Another important product category within the functional food segment is non-alcoholic beverages fortified with vitamins A, C and E or other functional ingredients. Although, there is a relatively high number of a product available in this segment e.g. functional drinks are those of cholesterol-lowering drinks (with combination of omega-3 and soy), ‘‘eye health’’ drinks (with lutein) or ‘‘bone health’’ drinks (with calcium and inulin) [43].

In India, the tea is popular drink among Indian population. In some regions, the tea is incorporated with different spices and herbs which add the nutritional value to tea. Several researchers have reported the health beneficial effects of herbal tea [44,45]. Masala tea becoming quite popular all over world and excellent for preventing seasonal diseases, cough, cold, fever and influenza etc (Table 3).

6.1.              Juice Blends: A Juice blend of Pomegranate, Amla and green turmeric is consider being excellent for post cancer operated patients and coronary heart diseases. The medicinal of pomegranate and amla is already mentioned in this article. The turmeric is also known for its meticulous antiseptic, antioxidant, anti-inflammatory, neuroprotective, cardioprotective, anti depression and anti ageing effects. Curcumin (generally 3%) is the main active ingredient in turmeric. It has powerful anti-inflammatory effects and is a very strong antioxidant. Curcumin also helps to relieve arthritis pain.

6.2.              Functional soup - Moringa dried/fresh leaves powder/paste soup amalgamated with sweet corn, green pea, ginger, black pepper and cardamom is commonly used by Indian population. Moringa leaves possess good quality proteins and several medicinal effects. Moringa is also rich in vitamin A, B and C and minerals like calcium, iron and phosphorous. Moringa helps in the prevention of diabetes and high blood pressure. Other components of soup also contribute to the excellent taste and medicinal value.

7.       Functional cereals

Oat and barley, offer another alternative for the production of functional foods. Cereals can be used as fermentable substrates for the growth of probiotic microorganisms. Additionally, cereals can be applied as sources of non-digestible carbohydrates that besides promoting several beneficial physiological effects can also selectively stimulate the growth of lactobacilli and bifidobacteria present in the colon and act as prebiotics. Cereals contain water soluble fiber, such as beta-glucan and arabinoxylan, oligosaccharides, such as galacto and fructo-oligosaccharides and resistant starch, which have been suggested to fulfill the prebiotic concept. Finally, cereal constituents, such as starch, can be used as encapsulation materials for probiotics in order to improve their stability during storage and enhance their viability during their passage through the adverse conditions of the gastrointestinal tract [46].

Some functional cereal components such as beta-glucan, however, applied also in the dairy and bakery industries. Recent research has focused on the use of beta-glucans, in the manufacture of low-fat ice creams and yogurts. Incorporation of beta-glucans with other soluble dietary fiber, into low-fat dairy products can make their mouthfeel, scoopability and sensory properties resemble those of full-fat products [46].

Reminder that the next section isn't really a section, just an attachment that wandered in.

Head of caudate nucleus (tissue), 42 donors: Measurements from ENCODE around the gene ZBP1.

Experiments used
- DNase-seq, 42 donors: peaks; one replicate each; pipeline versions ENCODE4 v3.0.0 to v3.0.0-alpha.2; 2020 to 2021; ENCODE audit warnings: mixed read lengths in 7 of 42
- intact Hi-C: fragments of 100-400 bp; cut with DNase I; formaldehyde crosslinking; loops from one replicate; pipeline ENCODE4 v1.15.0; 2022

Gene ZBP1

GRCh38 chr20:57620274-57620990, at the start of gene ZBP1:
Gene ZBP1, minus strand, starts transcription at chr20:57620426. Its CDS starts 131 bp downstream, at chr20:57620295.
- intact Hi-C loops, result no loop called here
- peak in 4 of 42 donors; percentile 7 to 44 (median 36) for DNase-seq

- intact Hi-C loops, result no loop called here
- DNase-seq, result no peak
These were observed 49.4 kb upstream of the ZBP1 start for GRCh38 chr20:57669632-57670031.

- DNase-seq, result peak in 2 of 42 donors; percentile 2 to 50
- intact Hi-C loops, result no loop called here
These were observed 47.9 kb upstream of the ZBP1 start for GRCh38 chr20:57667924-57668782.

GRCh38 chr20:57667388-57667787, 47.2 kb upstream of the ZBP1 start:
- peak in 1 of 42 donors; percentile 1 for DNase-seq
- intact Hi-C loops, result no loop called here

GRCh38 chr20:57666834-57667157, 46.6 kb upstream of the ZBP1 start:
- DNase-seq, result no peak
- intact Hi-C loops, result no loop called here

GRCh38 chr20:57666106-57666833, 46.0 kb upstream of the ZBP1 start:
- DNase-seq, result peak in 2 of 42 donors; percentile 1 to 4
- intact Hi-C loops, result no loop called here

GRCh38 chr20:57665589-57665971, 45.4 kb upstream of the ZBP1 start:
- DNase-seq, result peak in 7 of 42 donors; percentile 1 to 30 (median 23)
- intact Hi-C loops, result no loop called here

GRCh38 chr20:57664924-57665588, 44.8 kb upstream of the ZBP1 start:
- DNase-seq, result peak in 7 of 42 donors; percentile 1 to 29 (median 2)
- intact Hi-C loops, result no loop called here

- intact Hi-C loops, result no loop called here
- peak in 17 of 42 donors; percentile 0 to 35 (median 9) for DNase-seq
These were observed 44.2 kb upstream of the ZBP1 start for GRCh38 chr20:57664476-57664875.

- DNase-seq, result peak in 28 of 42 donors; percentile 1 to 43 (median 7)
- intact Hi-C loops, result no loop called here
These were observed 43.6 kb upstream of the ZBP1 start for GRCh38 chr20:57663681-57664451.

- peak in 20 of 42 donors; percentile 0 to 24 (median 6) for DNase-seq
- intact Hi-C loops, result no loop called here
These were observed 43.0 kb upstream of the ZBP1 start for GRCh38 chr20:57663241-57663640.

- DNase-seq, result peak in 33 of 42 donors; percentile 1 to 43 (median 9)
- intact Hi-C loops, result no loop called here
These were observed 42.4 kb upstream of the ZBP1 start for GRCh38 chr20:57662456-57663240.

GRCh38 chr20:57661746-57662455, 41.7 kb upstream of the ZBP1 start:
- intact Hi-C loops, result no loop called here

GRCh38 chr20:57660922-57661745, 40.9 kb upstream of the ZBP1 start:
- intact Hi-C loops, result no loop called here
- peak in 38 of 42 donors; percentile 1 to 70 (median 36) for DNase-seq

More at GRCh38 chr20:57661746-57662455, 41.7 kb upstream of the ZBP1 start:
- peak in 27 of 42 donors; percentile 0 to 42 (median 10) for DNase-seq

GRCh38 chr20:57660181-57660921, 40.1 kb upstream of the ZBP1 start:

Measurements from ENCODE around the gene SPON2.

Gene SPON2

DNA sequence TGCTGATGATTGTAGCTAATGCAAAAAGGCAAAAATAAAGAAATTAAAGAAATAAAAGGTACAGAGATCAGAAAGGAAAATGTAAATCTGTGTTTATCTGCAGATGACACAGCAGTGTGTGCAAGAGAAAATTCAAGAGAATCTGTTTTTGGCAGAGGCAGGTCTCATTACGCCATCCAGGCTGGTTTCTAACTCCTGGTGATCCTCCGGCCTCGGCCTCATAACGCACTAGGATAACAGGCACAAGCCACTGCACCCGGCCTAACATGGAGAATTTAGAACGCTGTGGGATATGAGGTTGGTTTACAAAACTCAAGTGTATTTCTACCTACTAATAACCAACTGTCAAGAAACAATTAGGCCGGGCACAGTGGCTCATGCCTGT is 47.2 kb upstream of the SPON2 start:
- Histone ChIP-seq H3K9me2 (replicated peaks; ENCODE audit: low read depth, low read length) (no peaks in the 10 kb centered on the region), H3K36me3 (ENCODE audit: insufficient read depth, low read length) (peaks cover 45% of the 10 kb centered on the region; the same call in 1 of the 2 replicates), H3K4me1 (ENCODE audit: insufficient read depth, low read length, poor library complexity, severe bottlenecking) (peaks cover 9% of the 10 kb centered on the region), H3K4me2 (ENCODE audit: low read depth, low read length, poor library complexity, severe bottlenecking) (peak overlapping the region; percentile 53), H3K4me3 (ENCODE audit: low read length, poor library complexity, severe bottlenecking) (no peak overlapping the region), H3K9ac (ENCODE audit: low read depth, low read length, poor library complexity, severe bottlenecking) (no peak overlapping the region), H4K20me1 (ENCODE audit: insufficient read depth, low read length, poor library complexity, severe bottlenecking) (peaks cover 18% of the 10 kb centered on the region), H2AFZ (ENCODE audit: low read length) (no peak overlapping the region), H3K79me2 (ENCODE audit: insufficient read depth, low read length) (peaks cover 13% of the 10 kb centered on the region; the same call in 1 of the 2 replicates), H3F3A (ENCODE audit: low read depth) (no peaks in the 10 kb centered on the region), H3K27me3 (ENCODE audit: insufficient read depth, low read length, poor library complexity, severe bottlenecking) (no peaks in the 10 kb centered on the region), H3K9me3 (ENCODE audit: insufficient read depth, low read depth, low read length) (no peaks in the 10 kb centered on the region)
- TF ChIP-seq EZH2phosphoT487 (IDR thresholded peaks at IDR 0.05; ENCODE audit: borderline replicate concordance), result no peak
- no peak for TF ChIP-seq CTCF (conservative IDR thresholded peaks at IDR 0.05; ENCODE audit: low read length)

Food industrial By-Products (BP) are rich sources of functional ingredients, such as fibre, minerals, and phytochemicals can be fortified in bakery products [47-49].

In India, the lactating women take some traditional food supplements made from Rice/Wheat Flour, dry fruits, nuts and seeds, ghee (Clarified Butter), resins, herbs, brown/black pepper, coconut shreds, gums etc. These traditional supplements are not only energy rich but also provide minerals and vitamins (Table 4).

8.       Functional meat

Meat and its derivatives may also be considered functional foods to the extent that they contain numerous compounds thought to be functional. The idea of using food for health purposes rather than for nutrition opens up a whole new field for the meat industry. In addition to traditional presentations, meat industry can explore various possibilities, including the control of the composition of raw and processed materials via reformulation of fatty acid profiles or inclusion of antioxidants, dietary fiber or probiotics, etc [50].

9.       Perspectives

The future viability and success of functional foods in the marketplace depend on several elements. The key issue is consumer acceptance of such products. For consumers to agree to pay the cost associated with functional foods, they must be convinced by its health claims through clear, truthful, and unambiguous messages.


Class/Components

 

Source

Health Benefits

Carotenoids

Beta-carotene

Carrots, Pumpkin, Sweet

potatoes, Papaya, cantaloupe, Mango,

Spinach, Tomatoes

neutralizes free radicals which may damage cells; bolsters cellular antioxidant defenses; can be made into vitamin A in the body

Lutein, Zeaxanthin

Kale and collards (Leafy vegetables commonly used as saag), spinach,

corn, eggs, citrus fruits,

asparagus, carrots,

broccoli

supports maintenance of eye health

Lycopene

tomatoes and processed

tomato products,

watermelon, red/pink

grapefruit